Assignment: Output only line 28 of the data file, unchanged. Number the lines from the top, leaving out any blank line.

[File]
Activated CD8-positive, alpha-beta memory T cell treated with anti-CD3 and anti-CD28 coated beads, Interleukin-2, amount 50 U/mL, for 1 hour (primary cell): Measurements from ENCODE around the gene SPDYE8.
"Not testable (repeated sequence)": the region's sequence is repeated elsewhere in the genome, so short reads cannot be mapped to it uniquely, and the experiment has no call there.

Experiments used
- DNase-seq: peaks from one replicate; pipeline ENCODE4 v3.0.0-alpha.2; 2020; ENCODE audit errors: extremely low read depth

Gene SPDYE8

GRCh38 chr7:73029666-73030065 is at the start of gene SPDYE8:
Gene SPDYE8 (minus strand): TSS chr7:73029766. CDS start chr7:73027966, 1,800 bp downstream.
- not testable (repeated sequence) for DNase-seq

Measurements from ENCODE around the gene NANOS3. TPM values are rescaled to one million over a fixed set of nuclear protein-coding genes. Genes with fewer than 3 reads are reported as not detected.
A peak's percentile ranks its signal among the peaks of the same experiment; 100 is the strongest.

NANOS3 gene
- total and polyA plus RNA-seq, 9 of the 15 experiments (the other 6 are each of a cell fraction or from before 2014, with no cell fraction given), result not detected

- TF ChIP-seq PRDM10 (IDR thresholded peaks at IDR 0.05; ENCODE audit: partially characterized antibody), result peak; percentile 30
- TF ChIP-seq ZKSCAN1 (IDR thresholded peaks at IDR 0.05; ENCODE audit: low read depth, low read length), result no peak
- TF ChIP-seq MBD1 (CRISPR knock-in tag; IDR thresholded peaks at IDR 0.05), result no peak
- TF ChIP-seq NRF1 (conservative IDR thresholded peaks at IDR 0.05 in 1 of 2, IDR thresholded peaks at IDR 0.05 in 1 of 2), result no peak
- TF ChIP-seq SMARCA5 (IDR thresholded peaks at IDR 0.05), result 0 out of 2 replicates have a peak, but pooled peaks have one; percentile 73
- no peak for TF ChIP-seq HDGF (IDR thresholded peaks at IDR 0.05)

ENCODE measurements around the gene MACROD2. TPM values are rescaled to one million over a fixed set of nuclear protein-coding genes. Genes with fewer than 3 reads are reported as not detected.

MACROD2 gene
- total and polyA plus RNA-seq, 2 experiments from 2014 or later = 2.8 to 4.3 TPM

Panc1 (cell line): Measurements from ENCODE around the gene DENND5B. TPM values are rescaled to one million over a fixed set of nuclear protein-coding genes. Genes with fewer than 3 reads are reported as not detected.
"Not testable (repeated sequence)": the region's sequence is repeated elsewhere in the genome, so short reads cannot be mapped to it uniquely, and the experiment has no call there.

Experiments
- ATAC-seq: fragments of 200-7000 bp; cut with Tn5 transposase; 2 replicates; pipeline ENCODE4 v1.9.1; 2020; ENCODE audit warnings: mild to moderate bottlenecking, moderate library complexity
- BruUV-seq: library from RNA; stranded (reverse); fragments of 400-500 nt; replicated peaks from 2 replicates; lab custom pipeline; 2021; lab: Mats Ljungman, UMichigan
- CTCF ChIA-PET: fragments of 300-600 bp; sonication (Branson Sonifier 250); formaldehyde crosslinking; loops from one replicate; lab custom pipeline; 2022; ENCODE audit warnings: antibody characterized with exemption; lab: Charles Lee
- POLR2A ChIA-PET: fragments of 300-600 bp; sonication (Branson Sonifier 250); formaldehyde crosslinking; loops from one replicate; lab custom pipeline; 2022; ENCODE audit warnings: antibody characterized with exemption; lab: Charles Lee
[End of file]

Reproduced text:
- POLR2A ChIA-PET: fragments of 300-600 bp; sonication (Branson Sonifier 250); formaldehyde crosslinking; loops from one replicate; lab custom pipeline; 2022; ENCODE audit warnings: antibody characterized with exemption; lab: Charles Lee